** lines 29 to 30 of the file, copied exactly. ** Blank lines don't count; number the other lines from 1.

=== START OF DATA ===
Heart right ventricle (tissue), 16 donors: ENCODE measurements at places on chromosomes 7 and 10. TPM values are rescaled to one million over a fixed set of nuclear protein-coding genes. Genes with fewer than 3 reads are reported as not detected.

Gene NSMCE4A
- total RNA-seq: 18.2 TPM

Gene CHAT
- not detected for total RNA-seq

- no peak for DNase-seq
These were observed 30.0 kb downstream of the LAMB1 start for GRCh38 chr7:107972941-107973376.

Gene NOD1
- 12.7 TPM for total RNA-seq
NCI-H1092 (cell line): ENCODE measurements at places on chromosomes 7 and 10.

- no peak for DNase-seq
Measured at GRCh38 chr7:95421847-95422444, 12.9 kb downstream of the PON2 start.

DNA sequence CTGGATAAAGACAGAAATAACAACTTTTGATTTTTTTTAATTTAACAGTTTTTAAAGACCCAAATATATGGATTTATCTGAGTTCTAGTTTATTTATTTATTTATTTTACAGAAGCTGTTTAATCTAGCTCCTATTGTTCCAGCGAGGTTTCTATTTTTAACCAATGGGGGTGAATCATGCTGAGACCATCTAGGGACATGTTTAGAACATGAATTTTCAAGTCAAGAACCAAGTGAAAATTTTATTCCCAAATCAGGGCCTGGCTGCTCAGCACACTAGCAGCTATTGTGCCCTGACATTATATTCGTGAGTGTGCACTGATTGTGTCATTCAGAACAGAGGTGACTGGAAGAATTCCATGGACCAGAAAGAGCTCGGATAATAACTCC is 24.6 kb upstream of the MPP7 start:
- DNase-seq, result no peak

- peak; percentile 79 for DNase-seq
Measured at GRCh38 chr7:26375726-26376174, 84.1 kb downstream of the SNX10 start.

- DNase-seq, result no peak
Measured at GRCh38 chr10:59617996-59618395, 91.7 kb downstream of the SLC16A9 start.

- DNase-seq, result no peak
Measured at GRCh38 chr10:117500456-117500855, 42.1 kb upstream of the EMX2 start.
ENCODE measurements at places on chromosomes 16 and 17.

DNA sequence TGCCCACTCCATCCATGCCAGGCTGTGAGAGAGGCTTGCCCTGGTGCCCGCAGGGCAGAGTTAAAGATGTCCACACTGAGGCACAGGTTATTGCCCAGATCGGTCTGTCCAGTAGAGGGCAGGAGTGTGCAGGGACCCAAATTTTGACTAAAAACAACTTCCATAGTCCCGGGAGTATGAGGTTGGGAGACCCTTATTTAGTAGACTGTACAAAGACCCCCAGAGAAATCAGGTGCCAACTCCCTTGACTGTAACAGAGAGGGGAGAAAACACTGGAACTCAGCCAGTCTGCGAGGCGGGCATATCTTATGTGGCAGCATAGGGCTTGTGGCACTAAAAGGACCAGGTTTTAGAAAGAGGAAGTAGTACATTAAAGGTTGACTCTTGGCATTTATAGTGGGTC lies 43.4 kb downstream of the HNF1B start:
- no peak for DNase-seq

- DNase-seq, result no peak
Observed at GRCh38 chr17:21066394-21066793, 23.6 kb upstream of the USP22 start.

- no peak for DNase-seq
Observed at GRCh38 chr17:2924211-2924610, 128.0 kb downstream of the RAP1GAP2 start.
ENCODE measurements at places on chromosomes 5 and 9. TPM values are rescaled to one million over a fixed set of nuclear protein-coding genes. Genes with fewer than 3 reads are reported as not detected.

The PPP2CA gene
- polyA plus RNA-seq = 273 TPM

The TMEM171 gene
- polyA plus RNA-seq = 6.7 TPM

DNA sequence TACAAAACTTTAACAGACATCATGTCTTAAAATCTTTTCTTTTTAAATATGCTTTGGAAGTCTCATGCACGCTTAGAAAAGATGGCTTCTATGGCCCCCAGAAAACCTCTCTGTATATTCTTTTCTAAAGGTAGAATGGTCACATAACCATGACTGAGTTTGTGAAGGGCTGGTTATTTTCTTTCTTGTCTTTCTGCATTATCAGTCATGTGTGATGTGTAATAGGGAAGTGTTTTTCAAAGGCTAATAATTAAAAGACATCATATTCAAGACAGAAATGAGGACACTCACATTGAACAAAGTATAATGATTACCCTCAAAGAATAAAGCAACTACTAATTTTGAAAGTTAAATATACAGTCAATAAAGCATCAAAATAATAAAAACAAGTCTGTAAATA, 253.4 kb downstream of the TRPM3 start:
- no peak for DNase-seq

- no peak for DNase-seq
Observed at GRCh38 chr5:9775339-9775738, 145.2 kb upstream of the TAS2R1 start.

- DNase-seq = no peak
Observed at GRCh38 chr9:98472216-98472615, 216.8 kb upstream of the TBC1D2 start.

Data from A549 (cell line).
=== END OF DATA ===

The PPP2CA gene
- polyA plus RNA-seq = 273 TPM